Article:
Tuesday, June 4, 2013

The Tree House

The Tree House by Shay Lynam (Self-Published, 2013, 272pp.)

***Spoilers are present.***

When two mysterious gunmen break into Hailey’s house and try to kidnap her, she just barely manages to avoid capture by fleeing into the maze of downtown Seattle. As the armed agents close in, she runs into a young man named Jack, who not only helps her escape, but also knows why she’s being pursued. Enter Sy, Jack’s superior, and the other members of the Tree House. What is the Tree House, you ask? Well, it’s certainly not the condemned building it seems to be (even though it does have a tree growing through its cement floor). Those who live in the Tree House are survivors—just like Hailey—in a massive science experiment gone awry.

Back in the 1990s, E. Scott Pharmaceuticals, headed by medical genius Eli Scott, experimented with newborns around the world that had been infected with neonatal tetanus, a disease contracted by infants when they are born into a non-sterile environment. To solve the problem, the company inserted a microchip into the infants’ brains in order to fight off the infection. Then, instead of sending the children back home to their parents, they were placed in the care of foster families so the company could monitor their progress. When something about the experiment went drastically wrong, the company made the decision to scrap both the project and its test subjects (hence, the chase-scene).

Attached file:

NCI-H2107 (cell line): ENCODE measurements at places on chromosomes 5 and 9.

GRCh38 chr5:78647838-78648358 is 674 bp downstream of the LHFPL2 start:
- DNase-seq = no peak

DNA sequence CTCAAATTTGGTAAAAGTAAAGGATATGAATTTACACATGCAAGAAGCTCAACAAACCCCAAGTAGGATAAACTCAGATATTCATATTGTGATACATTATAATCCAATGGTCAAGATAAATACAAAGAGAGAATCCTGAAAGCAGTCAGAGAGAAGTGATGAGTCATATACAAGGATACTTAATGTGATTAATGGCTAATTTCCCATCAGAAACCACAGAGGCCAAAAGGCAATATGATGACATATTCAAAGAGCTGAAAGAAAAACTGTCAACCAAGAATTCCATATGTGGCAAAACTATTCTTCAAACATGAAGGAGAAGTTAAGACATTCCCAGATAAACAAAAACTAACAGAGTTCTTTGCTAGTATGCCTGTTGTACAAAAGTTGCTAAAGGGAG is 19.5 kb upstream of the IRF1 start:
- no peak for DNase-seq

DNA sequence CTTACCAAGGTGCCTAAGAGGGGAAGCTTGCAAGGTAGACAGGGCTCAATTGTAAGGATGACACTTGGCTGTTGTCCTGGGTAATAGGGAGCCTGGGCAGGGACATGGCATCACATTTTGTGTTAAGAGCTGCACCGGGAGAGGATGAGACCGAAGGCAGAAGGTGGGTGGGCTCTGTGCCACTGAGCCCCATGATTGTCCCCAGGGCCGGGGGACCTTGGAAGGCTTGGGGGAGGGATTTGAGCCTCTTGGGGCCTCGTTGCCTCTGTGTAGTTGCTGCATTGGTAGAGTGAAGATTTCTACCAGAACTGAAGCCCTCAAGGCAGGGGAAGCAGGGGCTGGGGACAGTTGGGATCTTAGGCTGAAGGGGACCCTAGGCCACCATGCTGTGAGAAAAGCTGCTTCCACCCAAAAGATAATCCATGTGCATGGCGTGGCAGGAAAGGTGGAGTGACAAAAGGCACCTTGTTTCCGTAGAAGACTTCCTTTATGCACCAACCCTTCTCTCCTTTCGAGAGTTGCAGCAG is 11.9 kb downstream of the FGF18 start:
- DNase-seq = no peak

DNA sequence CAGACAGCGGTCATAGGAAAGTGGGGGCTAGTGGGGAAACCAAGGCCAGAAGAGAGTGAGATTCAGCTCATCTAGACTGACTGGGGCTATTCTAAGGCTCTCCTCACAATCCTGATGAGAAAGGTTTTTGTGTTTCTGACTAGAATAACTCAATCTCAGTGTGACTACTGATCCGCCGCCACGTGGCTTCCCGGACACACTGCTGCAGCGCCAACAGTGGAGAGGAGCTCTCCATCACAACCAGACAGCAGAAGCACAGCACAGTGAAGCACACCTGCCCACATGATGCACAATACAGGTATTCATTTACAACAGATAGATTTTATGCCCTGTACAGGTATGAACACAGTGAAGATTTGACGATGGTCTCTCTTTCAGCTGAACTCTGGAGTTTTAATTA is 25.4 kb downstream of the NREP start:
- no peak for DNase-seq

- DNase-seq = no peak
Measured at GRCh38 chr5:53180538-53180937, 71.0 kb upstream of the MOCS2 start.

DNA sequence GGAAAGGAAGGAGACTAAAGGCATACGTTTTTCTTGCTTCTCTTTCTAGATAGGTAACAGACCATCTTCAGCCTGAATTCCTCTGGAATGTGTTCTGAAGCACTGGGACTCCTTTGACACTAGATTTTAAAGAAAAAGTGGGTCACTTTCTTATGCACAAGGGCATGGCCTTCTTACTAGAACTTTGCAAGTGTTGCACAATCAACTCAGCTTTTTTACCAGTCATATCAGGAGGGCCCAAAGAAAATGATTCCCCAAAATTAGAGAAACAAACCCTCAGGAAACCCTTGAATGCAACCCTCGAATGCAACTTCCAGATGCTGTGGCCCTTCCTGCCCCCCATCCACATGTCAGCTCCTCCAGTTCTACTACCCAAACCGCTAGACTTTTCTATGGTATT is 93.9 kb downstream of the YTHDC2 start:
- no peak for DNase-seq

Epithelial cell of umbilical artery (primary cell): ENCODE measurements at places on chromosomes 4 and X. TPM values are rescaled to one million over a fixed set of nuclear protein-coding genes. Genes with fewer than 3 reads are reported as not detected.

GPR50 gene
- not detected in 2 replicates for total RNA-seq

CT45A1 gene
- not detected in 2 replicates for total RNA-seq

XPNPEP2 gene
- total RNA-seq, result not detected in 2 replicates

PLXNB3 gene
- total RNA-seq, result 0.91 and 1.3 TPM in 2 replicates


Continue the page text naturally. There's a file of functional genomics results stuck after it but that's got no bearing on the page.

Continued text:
While The Tree House has plenty of action and romantic tension, the characters are flat, and the premise itself is, I’m sorry to say, illogical. Why would anyone use microchips to fight off tetanus? It’s a bacteria. There’s a shot for it. If there has to be experimental microchips involved, why not have the company focus on something neurological, like Parkinson’s? Also, why the need for secrecy? If the company is breaking human rights laws, why perform these experiments in the United States? Why not hold them in a third world country with where people can be bribed to look the other way? The Tree House is a problematic novel that still needs a lot of work, and is unfortunately one that I can’t really recommend to readers at this time.

Click on cover for image source.

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